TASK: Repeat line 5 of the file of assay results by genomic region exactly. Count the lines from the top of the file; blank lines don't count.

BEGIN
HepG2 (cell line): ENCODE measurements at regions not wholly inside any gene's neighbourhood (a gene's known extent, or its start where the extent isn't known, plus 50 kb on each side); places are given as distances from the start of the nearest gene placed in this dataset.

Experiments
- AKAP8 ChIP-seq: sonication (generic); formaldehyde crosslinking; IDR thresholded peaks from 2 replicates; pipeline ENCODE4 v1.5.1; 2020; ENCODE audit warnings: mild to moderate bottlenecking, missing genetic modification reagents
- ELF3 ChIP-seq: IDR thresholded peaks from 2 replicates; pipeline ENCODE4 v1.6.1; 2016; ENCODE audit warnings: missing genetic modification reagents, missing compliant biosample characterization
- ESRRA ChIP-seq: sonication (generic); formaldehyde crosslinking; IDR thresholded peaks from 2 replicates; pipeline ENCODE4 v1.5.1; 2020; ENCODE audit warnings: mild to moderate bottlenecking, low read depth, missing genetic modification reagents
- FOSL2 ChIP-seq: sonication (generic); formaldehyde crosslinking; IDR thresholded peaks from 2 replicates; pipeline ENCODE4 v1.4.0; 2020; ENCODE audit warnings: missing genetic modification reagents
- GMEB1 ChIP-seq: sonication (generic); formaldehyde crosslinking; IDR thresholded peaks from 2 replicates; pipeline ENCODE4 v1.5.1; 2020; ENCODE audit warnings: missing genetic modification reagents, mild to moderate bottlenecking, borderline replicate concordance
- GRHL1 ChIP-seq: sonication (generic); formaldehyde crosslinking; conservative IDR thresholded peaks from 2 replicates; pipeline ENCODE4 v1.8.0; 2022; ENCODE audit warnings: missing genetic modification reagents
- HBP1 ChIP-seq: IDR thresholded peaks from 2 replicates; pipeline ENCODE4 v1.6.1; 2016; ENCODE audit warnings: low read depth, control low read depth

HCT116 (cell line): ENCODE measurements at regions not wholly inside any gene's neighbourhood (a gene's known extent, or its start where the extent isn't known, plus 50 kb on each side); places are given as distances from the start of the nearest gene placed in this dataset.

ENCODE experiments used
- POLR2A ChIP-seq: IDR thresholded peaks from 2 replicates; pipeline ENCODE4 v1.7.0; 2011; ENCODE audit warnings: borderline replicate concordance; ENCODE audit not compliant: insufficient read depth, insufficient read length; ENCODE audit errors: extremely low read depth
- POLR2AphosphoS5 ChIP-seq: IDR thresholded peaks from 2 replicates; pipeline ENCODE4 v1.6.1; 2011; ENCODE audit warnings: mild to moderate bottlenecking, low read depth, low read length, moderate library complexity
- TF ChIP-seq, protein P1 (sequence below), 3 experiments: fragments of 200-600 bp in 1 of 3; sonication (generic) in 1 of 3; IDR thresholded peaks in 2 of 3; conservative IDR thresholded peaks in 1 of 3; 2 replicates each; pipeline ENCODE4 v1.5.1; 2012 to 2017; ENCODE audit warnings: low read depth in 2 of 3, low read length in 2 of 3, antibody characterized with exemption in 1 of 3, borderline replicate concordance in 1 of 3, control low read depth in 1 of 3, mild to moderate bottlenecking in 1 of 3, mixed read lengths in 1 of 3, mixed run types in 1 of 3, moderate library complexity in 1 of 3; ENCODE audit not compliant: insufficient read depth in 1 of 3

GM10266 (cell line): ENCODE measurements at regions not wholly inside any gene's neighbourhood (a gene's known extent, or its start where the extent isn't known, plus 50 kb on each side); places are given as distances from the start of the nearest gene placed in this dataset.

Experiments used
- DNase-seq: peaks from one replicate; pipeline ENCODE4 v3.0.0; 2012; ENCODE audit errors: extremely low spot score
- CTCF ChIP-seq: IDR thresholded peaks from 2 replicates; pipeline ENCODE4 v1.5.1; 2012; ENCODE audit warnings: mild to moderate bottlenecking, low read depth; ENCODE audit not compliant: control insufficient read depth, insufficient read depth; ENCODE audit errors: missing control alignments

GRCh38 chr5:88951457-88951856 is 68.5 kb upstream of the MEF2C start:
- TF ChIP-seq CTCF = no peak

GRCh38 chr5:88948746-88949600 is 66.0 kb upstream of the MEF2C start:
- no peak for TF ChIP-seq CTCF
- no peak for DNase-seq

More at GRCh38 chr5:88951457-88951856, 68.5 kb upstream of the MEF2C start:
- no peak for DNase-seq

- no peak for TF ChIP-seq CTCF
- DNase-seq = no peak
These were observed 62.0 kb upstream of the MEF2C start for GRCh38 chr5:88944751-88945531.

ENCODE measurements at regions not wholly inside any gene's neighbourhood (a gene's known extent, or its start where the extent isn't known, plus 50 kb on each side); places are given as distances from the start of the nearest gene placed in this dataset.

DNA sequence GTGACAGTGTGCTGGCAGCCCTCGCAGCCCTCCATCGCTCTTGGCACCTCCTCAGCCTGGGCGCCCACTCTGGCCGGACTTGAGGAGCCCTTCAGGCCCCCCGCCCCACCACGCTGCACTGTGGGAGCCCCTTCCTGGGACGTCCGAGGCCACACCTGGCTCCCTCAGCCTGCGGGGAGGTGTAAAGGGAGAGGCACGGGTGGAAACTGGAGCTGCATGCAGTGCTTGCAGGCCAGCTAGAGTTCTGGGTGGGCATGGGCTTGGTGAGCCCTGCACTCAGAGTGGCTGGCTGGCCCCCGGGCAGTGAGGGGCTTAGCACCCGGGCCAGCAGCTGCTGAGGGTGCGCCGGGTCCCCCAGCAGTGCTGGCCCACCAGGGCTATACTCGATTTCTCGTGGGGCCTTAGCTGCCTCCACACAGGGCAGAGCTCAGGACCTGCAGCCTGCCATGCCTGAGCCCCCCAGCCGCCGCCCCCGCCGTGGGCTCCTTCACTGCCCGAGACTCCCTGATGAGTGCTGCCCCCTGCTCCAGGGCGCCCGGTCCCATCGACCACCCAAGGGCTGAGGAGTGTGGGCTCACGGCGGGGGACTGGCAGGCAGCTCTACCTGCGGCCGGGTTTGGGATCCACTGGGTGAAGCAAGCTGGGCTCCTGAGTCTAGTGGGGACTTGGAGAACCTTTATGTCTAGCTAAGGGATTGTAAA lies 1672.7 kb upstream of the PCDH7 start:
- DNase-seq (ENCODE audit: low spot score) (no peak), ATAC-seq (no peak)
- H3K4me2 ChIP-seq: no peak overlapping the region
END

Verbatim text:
- ESRRA ChIP-seq: sonication (generic); formaldehyde crosslinking; IDR thresholded peaks from 2 replicates; pipeline ENCODE4 v1.5.1; 2020; ENCODE audit warnings: mild to moderate bottlenecking, low read depth, missing genetic modification reagents